When you hear the words "Italy" and "vegetables" you probably think tomatoes — maybe because tomato sauce is one of the most brilliant inventions since, well, ever. But Italy grows an incredible variety of vegetables, including some, like corn, that Americans generally claim as their own.
Here's a rundown of some of the produce that makes Italian cuisine so incredible, with suggestions for ways to combine flavors that can take your own cooking from good to great. Get ready for a crash course.
But first, one important lesson: Seasonality is everything in Italian cooking, and that's particularly true with produce. If it's not for sale right now at your local farmer's market, think twice before using it.
Olive oil is as indispensable to Italian cuisine as pasta, so it makes sense that olives are a key crop. Whole olives add a salty zing to recipes like puttanesca sauce. And olive oil is used for just about everything, from drizzling on bread and soups to sautéing meats and vegetables. For a fast dinner, mix extra-virgin olive oil with a little anchovy paste and toss with pasta and the veggie of your choice. OMG that's good.
Italy grows thousands of different types of wine grapes. You've probably heard of Montepulciano and Sangiovese but the lesser-known varieties, like Vermentino and Nebbiolo, are just as amazing. Perk up meat sauces or fish dishes with a little wine (and then save some to drink with your meal). Or roast whole grapes alongside sausage or pork to add a bit of sweetness.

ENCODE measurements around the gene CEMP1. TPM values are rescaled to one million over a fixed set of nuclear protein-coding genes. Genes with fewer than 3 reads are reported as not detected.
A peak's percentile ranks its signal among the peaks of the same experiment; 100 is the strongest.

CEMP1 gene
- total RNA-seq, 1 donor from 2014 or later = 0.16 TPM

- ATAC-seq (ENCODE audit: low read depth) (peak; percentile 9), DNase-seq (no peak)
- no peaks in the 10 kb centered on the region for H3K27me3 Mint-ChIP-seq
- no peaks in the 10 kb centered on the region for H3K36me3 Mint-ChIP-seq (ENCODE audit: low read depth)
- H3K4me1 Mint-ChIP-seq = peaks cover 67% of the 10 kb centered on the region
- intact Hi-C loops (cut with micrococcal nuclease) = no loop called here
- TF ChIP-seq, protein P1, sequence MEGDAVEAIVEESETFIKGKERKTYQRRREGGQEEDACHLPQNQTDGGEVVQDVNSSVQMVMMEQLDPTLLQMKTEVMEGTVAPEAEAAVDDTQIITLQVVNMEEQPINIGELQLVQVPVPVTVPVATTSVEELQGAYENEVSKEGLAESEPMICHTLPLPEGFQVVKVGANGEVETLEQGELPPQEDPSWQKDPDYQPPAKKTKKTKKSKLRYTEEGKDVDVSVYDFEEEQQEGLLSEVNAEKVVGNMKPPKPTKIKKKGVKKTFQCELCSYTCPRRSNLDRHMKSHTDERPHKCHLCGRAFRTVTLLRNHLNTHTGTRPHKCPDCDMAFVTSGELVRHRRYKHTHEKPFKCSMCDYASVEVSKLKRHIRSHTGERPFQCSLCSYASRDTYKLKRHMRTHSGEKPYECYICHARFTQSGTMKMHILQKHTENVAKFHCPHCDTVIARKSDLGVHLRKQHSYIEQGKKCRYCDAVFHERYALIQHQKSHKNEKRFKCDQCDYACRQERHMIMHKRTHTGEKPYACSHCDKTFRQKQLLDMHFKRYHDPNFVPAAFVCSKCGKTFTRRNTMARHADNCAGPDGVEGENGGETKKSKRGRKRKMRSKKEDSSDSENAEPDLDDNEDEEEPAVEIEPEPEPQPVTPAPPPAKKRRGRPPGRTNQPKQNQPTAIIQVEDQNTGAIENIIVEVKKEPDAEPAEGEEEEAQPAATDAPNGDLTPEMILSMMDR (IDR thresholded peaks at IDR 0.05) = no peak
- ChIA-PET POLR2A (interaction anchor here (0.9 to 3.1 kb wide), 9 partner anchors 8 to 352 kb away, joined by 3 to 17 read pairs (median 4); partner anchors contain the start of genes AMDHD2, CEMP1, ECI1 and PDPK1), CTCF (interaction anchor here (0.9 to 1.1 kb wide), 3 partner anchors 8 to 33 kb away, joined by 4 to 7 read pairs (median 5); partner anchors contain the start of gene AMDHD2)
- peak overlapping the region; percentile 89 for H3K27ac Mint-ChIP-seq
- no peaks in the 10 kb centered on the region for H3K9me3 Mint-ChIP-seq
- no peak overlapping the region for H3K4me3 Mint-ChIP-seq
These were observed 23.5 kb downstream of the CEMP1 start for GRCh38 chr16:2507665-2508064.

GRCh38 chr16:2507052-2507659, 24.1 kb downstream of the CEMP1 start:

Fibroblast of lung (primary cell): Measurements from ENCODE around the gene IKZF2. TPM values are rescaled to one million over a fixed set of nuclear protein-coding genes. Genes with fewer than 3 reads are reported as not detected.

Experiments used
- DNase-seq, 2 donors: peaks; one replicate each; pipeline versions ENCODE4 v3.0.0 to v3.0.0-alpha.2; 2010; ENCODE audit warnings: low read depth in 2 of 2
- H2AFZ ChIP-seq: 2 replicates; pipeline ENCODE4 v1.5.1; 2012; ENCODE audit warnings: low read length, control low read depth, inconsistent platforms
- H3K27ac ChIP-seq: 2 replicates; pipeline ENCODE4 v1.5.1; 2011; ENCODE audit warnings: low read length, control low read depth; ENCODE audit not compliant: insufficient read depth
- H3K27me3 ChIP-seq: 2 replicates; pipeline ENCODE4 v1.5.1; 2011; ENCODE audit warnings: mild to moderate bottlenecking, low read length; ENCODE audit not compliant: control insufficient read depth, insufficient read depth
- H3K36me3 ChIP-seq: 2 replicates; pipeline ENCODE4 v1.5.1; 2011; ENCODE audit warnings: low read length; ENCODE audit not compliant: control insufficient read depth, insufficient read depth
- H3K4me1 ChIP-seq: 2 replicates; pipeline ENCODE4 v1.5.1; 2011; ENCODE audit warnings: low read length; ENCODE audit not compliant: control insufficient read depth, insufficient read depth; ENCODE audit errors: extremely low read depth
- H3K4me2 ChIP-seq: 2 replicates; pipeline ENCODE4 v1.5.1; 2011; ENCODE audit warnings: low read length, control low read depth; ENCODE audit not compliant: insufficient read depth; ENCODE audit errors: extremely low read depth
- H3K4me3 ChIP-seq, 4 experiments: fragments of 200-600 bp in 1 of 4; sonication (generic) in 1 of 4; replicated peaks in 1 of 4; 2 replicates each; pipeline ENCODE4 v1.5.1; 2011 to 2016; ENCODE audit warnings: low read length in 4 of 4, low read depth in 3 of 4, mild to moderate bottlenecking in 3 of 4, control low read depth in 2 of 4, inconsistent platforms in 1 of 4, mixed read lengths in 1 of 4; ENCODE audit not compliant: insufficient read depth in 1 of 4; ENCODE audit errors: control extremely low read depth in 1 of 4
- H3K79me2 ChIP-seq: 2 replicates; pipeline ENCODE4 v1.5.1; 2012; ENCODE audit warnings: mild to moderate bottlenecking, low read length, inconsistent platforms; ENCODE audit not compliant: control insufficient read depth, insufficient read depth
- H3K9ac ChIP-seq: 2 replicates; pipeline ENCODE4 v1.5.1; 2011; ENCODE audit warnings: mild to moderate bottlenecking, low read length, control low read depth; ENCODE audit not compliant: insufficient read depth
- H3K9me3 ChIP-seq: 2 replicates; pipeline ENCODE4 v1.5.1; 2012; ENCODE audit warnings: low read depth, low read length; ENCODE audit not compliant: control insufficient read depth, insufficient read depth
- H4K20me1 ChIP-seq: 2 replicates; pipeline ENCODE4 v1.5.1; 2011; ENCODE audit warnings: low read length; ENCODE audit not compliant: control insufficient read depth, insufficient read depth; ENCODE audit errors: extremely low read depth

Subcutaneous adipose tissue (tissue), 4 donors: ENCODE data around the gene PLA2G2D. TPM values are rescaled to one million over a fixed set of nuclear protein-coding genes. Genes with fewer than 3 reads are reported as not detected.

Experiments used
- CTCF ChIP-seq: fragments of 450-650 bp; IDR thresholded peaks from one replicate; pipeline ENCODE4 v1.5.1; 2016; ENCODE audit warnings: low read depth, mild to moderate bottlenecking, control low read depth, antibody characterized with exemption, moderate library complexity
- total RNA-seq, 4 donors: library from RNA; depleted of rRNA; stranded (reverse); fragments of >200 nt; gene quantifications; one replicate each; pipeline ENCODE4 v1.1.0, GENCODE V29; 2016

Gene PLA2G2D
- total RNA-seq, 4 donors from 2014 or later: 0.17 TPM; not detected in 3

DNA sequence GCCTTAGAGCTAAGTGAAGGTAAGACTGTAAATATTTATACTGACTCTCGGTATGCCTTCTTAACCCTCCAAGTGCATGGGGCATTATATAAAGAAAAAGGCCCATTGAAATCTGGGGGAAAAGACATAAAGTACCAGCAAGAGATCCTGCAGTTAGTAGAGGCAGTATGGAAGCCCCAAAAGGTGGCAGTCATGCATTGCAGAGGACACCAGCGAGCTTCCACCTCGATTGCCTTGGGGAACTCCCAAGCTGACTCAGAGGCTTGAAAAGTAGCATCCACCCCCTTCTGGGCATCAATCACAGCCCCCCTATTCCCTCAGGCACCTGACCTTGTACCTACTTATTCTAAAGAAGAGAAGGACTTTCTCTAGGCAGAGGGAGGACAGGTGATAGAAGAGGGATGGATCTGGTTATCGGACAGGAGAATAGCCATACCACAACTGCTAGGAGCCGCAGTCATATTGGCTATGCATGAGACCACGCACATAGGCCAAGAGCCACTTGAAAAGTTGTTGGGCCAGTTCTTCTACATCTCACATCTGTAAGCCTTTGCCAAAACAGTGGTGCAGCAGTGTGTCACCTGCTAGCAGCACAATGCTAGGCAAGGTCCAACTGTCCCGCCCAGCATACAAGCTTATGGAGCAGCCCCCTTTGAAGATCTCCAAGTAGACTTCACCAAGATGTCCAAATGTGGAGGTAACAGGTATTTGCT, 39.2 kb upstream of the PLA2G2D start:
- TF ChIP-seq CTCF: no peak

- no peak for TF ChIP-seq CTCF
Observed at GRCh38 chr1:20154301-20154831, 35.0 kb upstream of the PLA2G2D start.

Didya know that sugar beets (grown mainly to produce sugar) are one of largest crops in Italy? Garden beets have a longer history in Italian cooking. You can roast 'em, flavor with balsamic, and use in salads or sides. Instead of tossing the greens, try sautéing them in olive oil and garlic. It's not only a great way to establish your Italian bona fides, but a tasty way to get a vitamin boost.
Italy is filled with groves producing limes, lemons, oranges and cedro. Ced-what? In English, these large, lemon-like fruits are known as citrons, and they are sweeter than lemons. Italian cooks shave the pith (the white stuff around the fruit) into thin strips to use in salads and on top of bruschetta. You can also use the zest in risotto.
Figs have been grown in Italy for centuries. Pair this jewel-like fruit with cheese (Gorgonzola or goat work well) or prosciutto for a sweet-savory Mediterranean snack. Or eat them in a green salad along with another fruit, like pears. They also work as a topping for an epic white pizza with prosciutto and mozzarella.
The north of Italy grows the most corn, some of which ends up in polenta, gnocchi, fresh corn salads and even corn gelato (yes, that is a thing). Or combine corn with pasta: Sauté kernels with tomatoes, ricotta or mascarpone and a little parsley, and toss with linguine or shells. You're welcome!
They may be synonymous with Italy now, but they didn't even exist there until explorers discovered them in the New World and brought seeds back to Europe. Since then, of course, tomatoes have changed the game for everything from pasta sauces to soups. But nothing will rock your world like a simple dish of sliced tomatoes with mozzarella and basil, amped up with just a little olive oil and balsamic.